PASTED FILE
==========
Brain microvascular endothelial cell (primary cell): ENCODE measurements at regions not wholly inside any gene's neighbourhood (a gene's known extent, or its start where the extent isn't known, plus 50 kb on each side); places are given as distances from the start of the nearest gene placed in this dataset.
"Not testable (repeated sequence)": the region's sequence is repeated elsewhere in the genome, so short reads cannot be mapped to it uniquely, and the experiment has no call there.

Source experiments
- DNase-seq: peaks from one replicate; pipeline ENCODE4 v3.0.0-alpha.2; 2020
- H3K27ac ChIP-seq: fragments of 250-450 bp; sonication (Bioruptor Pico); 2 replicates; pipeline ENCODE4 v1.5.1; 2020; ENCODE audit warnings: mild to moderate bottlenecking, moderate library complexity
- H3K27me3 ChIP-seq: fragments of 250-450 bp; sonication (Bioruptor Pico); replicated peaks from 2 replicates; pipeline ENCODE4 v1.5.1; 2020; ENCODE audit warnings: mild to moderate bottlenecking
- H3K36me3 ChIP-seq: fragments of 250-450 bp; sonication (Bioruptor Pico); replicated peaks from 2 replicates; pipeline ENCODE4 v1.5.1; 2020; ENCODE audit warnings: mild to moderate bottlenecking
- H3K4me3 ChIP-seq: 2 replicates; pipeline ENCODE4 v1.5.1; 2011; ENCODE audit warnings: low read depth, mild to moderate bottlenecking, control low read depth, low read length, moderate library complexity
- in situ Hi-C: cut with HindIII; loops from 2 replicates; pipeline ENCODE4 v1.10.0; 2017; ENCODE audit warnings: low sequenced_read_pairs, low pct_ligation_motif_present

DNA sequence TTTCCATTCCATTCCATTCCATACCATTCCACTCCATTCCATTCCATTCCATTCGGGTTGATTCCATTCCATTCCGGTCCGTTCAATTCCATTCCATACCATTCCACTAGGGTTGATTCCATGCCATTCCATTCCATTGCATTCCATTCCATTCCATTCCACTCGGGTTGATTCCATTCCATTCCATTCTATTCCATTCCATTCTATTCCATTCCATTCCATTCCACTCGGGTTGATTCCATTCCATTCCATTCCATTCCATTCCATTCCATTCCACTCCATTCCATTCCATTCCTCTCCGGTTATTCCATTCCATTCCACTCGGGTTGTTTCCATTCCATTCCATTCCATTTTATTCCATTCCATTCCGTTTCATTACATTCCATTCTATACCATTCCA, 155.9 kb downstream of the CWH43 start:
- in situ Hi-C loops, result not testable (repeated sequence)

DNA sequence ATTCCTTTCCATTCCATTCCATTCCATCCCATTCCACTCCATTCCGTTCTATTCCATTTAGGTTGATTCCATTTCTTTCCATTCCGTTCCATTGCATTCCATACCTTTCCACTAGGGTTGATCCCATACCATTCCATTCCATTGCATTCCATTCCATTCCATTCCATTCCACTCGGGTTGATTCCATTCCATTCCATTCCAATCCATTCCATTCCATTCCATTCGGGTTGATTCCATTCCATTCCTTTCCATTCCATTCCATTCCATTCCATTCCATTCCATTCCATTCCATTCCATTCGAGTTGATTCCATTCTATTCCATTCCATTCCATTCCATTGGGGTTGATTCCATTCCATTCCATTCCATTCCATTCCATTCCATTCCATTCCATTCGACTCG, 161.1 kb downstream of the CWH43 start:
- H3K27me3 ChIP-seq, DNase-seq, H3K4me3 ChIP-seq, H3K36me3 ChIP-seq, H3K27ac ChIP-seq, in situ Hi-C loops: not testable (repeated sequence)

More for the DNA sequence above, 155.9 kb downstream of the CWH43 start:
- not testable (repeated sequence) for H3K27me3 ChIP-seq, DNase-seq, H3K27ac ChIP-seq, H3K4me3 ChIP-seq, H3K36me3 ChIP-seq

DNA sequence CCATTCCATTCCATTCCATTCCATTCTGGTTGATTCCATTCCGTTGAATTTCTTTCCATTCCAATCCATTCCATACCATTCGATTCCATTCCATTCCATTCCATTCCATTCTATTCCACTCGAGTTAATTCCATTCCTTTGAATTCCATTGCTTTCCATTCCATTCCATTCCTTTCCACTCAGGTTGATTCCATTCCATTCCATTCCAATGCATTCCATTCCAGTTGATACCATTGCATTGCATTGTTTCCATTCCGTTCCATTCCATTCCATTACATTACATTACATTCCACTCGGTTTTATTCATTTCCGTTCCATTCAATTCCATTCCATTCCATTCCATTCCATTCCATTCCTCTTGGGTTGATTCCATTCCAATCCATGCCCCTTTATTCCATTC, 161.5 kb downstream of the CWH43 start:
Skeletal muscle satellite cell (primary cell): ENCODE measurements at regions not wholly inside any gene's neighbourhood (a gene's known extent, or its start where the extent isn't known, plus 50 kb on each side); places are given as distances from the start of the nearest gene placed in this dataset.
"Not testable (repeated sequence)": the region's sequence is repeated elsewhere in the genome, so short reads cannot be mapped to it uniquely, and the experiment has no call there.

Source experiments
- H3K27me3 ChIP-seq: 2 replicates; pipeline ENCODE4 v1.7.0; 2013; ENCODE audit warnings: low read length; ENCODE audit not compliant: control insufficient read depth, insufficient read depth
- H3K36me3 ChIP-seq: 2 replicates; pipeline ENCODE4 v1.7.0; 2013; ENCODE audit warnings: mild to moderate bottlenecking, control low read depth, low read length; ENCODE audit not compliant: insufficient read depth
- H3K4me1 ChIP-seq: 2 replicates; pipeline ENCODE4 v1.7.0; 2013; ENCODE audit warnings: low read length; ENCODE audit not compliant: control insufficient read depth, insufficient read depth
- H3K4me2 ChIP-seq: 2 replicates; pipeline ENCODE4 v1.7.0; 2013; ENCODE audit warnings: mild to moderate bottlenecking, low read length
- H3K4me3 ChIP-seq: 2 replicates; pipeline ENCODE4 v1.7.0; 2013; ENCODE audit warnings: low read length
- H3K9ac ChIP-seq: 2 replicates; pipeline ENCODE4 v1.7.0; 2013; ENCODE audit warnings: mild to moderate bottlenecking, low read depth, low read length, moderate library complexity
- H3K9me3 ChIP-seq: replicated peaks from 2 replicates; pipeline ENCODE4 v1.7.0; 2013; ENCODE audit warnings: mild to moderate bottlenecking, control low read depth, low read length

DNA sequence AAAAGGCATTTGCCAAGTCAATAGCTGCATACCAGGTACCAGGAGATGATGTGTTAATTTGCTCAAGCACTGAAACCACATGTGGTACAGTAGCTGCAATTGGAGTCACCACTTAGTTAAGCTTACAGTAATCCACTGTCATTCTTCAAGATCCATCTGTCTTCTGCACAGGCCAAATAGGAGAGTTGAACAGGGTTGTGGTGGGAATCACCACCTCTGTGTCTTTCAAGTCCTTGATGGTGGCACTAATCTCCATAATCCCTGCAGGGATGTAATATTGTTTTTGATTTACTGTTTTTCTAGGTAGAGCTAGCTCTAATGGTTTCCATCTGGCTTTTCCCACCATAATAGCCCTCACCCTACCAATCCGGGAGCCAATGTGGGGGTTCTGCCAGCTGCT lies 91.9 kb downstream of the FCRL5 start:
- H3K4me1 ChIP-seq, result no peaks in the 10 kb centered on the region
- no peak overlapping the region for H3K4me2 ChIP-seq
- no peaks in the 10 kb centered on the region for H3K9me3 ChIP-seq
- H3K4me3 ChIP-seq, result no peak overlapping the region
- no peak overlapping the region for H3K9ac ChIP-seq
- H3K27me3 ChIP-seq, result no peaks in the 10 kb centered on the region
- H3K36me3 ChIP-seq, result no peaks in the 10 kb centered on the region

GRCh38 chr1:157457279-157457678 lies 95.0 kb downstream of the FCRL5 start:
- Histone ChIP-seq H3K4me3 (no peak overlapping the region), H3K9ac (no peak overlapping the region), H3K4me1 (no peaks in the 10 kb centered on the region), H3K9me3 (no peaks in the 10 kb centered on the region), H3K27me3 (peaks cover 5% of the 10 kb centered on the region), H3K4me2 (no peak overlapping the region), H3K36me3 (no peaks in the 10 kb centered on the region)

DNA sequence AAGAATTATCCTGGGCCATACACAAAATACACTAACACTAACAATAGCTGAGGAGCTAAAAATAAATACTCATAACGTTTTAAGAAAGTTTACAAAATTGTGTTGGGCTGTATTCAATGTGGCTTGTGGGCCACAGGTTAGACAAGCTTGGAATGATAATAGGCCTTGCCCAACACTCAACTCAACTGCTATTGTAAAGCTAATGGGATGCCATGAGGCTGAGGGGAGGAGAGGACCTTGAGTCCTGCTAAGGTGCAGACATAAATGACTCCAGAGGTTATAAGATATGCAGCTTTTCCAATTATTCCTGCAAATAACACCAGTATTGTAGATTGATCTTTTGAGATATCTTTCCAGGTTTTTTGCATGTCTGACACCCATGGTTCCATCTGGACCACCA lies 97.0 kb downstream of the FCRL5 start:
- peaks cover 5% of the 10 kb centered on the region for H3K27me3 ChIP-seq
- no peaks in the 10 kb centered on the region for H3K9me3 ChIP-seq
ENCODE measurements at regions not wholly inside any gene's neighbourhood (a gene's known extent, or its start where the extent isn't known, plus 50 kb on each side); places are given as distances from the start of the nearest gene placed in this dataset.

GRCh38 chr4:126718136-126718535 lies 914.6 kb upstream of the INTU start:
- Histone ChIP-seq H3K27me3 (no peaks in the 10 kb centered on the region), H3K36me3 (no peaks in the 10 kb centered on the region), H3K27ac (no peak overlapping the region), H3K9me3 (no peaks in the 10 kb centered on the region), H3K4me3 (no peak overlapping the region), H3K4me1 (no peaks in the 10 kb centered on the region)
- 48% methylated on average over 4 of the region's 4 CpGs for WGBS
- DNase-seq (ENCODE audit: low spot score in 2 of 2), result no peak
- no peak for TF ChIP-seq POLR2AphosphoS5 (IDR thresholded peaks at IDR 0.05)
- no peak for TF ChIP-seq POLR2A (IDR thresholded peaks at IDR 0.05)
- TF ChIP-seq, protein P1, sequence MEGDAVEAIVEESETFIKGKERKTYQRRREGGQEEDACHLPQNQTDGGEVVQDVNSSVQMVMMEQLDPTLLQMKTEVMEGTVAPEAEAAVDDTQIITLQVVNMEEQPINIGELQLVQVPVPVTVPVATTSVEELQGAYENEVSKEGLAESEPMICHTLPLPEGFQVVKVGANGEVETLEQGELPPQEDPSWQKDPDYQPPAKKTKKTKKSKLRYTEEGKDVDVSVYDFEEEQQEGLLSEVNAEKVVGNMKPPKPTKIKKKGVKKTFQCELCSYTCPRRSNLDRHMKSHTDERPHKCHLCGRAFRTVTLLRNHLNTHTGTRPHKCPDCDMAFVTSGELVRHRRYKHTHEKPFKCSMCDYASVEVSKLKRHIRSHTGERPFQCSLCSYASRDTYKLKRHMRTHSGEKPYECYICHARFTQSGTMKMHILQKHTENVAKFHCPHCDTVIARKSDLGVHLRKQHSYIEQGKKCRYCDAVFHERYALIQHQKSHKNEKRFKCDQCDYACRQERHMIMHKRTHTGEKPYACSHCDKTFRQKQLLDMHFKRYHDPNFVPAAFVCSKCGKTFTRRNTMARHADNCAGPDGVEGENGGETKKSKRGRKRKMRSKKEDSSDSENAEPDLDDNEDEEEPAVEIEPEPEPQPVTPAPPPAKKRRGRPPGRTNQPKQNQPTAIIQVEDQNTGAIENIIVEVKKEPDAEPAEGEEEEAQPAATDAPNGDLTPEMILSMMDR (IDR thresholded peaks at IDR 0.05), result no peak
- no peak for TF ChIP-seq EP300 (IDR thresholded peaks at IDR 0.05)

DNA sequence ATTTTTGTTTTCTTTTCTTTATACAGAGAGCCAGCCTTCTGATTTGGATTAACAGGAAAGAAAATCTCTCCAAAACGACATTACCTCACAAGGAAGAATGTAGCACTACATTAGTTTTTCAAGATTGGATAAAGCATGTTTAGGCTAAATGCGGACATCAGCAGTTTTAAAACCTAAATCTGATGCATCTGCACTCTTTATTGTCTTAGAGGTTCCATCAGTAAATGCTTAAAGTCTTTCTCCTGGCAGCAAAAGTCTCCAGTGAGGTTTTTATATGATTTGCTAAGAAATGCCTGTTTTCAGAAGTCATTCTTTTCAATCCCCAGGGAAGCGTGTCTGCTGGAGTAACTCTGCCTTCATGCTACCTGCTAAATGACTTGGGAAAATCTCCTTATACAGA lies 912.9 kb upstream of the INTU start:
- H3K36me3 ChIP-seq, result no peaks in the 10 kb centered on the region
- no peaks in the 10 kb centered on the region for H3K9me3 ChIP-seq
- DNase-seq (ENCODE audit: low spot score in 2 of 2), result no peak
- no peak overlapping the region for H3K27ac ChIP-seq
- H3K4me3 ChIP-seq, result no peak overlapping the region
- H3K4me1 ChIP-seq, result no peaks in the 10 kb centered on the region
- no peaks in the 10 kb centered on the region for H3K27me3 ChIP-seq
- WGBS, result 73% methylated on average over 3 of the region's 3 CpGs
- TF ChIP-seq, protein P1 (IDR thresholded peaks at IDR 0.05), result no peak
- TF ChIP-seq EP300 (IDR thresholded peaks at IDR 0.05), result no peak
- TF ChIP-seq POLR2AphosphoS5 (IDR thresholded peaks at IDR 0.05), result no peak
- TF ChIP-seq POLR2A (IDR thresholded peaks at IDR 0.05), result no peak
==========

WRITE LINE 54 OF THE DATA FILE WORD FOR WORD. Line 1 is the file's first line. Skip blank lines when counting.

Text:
- H3K4me3 ChIP-seq, result no peak overlapping the region